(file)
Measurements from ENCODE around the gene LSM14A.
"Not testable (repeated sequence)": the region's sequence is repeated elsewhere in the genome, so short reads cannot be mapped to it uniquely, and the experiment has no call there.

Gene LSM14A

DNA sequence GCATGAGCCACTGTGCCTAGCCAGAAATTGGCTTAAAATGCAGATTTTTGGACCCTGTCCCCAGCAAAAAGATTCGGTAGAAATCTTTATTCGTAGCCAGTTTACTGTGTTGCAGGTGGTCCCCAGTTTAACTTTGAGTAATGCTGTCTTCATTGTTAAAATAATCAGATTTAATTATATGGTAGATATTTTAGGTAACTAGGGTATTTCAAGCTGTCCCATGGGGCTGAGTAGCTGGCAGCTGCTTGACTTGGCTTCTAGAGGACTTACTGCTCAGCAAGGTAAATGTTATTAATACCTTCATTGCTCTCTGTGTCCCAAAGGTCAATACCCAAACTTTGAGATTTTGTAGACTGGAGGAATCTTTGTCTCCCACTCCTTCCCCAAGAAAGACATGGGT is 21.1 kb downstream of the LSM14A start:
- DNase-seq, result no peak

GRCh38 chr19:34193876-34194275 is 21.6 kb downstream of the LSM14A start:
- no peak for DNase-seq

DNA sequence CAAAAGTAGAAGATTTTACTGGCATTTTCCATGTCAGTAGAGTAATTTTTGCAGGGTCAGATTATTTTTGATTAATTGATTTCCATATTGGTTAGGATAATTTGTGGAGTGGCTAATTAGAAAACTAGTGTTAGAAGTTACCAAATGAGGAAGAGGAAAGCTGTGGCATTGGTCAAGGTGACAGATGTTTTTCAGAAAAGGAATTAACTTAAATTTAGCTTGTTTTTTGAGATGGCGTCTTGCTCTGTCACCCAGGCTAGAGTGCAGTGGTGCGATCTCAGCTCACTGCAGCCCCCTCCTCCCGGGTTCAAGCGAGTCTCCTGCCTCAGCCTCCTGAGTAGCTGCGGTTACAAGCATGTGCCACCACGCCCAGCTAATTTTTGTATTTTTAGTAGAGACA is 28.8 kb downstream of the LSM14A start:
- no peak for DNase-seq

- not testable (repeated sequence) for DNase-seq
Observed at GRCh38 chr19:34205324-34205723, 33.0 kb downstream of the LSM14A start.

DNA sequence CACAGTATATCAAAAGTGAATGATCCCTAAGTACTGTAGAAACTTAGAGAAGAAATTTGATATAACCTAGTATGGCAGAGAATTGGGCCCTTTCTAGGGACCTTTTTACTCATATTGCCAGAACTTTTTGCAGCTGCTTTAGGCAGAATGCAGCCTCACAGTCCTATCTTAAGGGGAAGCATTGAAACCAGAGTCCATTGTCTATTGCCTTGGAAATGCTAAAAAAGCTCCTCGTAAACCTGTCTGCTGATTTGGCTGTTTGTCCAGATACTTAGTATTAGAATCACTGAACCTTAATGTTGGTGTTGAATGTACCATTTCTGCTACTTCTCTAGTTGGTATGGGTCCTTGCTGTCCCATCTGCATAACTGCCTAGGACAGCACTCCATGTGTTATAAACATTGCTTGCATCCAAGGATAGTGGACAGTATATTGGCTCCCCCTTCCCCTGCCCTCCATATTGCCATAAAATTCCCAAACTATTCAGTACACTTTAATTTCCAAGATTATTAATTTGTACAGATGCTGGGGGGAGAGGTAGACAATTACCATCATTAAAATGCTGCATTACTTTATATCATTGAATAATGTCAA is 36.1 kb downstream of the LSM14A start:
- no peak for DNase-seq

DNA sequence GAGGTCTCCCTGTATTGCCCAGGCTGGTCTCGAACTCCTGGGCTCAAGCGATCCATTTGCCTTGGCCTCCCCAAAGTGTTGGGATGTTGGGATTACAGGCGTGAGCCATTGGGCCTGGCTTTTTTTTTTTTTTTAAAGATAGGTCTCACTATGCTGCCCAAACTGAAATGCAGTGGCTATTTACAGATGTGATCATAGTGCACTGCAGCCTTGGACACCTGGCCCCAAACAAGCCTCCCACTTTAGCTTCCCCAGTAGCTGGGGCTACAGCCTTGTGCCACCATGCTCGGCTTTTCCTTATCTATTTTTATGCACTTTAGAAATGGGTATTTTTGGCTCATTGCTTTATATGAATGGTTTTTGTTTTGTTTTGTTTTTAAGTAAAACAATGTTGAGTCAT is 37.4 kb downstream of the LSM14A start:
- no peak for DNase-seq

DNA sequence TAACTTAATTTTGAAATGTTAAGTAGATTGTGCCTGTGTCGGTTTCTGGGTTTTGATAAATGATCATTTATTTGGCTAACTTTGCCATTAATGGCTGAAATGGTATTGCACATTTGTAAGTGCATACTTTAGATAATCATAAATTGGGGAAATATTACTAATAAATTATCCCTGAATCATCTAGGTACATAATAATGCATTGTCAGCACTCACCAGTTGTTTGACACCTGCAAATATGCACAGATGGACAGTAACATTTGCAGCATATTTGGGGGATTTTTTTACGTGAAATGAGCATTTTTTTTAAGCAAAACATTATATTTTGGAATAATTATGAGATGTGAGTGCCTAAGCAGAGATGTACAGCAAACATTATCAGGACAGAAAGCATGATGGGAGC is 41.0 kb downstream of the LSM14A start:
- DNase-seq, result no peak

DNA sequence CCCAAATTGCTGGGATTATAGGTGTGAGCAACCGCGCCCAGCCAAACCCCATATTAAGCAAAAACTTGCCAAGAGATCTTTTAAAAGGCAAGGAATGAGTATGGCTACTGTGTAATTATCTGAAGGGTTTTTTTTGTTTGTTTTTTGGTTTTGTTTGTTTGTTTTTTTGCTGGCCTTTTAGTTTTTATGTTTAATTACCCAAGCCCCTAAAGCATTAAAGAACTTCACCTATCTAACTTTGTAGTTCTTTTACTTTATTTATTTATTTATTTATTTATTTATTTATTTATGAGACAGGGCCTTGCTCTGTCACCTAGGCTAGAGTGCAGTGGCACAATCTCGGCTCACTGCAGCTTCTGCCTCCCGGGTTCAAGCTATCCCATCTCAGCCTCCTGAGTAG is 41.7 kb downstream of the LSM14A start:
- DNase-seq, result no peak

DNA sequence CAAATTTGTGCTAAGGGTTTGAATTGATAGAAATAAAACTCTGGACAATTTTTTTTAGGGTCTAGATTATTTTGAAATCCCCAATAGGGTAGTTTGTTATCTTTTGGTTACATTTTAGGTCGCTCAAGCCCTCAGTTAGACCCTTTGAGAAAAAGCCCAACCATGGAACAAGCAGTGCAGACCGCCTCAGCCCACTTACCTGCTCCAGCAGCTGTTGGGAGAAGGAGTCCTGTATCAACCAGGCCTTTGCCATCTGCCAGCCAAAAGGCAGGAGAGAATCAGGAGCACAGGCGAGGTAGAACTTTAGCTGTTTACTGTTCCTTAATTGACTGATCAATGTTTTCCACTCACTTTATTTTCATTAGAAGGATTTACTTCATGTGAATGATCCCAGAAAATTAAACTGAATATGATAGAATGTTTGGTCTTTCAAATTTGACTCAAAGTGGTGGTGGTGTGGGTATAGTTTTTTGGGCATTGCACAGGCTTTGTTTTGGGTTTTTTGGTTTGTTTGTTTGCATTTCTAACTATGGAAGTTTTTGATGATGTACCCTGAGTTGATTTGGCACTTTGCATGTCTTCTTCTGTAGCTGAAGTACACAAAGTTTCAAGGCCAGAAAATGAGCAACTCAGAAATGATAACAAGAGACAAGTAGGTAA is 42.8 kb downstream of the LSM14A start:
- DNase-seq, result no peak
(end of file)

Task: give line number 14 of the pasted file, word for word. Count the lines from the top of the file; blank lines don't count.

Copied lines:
DNA sequence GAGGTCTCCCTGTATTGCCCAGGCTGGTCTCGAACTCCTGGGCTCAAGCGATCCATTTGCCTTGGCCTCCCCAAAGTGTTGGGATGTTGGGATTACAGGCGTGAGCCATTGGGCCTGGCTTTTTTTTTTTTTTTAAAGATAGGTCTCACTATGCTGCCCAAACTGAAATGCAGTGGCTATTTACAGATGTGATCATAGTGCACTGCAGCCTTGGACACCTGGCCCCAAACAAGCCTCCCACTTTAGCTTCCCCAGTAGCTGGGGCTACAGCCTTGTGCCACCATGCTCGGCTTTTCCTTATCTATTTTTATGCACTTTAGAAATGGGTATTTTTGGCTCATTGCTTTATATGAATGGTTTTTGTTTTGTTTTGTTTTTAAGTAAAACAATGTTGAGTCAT is 37.4 kb downstream of the LSM14A start: